More than four decades ago, the Libertarian Party emerged in American politics as a party grounded in principles like liberty, unique expression of freedom, a caring and humanistic approach to politics, consistency of principles and tolerance. Now, as the nation’s third largest political party, Libertarians also support free trade, marriage equality, abolishing the death penalty, less government regulation and lifting most immigration restrictions.

Metro voters will find libertarian candidates in addition to Johnson and Weld on their ballots when they vote on Nov. 8.

Libertarian Robert T. Murphy challenges Republican U.S. Sen. James Lankford. Libertarian Sevier White seeks Oklahoma’s 4th Congressional District seat currently held by GOP Rep. Tom Cole, whose district includes parts of south Oklahoma City, Moore and Norman. Democrat Christina Owen also is a contender.

In Oklahoma’s 5th Congressional District race, voters in Oklahoma, Seminole and Pottawatomie counties will see Republican Rep. Steve Russell, Libertarian Zachary Knight and Democrat Al McAffrey on the ballot.

Libertarian candidates are also contenders in multiple Oklahoma City metro area state house and senate races.

Popular vote

According to Oklahoma statute, for the Libertarian Party to maintain party status and have access to the 2018 ballot, it must capture 2.5 percent of the total number of votes cast in the presidential election.

In other words, Johnson supporters must show a strong turnout Nov. 8. If the party fails to meet the retention law requirement, it would be forced to begin the petition process again to regain ballot access.

The last time Oklahoma voters had an alternative party option for president was when Libertarian Harry Browne ran in 2000. In that election, the party failed to gather 10 percent of the popular vote, which was the requirement at the time.

While polls show Libertarians have a long way to go to rival Republican nominee Donald Trump and Democratic nominee Hillary Clinton, Ewbank said a vote for Johnson would not be wasted in Oklahoma.

“A vote for Johnson does something pretty significant,” Ewbank said. “It sends a message that people are tired of what the two parties are offering and are ready for something more substantive. If we can get the 2.5 percent, it makes sure there is another voice on the ballot in Oklahoma.”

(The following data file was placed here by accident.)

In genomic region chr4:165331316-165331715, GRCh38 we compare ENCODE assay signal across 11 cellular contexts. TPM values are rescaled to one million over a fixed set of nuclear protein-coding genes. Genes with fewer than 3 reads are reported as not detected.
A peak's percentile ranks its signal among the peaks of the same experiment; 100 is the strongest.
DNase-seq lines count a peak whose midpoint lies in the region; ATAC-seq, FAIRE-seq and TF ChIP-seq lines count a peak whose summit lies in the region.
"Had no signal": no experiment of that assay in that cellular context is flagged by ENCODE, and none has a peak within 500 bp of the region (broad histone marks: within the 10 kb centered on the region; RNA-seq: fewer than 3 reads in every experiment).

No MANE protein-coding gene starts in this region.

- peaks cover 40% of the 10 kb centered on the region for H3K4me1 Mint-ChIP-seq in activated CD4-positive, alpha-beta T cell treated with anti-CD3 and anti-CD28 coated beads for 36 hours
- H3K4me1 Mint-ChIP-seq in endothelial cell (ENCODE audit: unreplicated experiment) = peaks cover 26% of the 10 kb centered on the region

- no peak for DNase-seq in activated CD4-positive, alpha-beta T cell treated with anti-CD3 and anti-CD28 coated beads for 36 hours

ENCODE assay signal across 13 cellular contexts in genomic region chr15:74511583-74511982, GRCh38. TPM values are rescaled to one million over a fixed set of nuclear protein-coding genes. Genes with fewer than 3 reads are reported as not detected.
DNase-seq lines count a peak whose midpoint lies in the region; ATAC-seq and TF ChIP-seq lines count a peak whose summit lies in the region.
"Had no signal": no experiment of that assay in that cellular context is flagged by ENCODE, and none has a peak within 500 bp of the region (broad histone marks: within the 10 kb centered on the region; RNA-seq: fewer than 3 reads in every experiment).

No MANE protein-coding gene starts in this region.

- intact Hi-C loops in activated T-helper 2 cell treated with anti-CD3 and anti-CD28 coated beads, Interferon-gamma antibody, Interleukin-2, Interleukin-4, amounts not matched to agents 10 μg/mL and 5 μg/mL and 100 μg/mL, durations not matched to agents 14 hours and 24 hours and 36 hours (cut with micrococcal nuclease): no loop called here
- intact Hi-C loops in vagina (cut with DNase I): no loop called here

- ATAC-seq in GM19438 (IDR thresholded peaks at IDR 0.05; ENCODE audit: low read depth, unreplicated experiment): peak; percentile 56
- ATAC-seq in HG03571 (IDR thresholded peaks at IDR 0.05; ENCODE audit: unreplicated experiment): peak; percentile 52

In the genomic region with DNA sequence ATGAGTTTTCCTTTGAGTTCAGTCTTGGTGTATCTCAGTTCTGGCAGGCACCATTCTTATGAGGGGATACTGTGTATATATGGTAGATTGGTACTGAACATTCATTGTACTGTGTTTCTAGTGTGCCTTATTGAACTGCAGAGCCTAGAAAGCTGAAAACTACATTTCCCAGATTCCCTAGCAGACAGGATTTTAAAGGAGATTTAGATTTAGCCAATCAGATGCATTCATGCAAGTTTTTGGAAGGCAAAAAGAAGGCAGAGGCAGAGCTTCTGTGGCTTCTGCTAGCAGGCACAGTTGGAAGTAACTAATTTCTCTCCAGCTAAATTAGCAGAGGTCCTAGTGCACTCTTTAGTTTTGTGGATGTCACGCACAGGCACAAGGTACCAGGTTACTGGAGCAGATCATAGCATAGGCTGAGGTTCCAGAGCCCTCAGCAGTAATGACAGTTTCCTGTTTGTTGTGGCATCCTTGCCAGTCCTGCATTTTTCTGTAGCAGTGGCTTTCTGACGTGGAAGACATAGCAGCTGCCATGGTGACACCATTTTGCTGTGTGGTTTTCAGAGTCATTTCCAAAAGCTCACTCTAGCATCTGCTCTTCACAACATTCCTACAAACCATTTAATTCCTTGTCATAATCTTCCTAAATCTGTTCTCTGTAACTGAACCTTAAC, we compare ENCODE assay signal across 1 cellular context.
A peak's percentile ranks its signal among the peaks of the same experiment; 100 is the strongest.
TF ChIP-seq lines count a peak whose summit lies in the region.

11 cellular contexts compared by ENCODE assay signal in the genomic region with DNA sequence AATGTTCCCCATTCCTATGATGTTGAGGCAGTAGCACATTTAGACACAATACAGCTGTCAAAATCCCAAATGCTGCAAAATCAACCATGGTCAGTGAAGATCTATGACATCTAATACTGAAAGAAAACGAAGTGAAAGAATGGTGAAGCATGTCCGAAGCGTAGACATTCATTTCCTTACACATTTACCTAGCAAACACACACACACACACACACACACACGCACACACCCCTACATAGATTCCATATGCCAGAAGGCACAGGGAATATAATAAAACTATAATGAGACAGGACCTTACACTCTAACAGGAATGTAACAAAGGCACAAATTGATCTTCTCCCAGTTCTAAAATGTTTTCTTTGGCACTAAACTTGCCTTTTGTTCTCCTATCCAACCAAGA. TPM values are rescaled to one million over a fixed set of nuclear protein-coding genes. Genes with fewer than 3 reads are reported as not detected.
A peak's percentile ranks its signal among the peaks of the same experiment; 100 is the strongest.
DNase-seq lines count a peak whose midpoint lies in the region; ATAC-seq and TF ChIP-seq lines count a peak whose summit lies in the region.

According to poll and political analysis website FiveThirtyEight, at Gazette deadline on Friday, Trump has a 99 percent chance of winning Oklahoma’s seven electoral votes. FiveThirtyEight predicts Johnson has less than a .1 percent chance of earning the state’s electoral votes.

Modern election

Through social media and the internet, voters have more access to alternative parties than ever before. Technology has benefitted Johnson and Weld’s Oklahoma campaign.

“When reaching out to Oklahomans who may not have every even heard of Gary Johnson’s name, we asked them to ‘Google Gary Johnson,’” Lorrah said. “Once people Googled his name, they are introduced to his online presence.”

Lorrah also sends voters to I Side With at isidewith.com, an unaffiliated political website that features a simple survey on eight issues, from domestic policy to education. After taking the survey, the website matches results to presidential candidates who have similar platforms.

Lorrah said Oklahoma Johnson supporters tend to be millennials born between 1982 and 2004, which are most likely to get political information from social media rather than television news.

Johnson has received little national television time. Instead, his exposure happens more via alternative news sources and social media.

Libertarian leaders like Lorrah and Ewbank are optimistic the election results will favor the Libertarian Party. In fact, it’s never too early to think about the next election.

“After Nov. 8, the party will switch gears into looking for our candidate for governor in 2018,” Ewbank said. “That will be a requirement for ballot access, but we also want to put up a good candidate.”

Print Headline: Third-party ticket, The Libertarian Party returns to Oklahoma’s ballot after a 16-year absence. Will it be able to remain?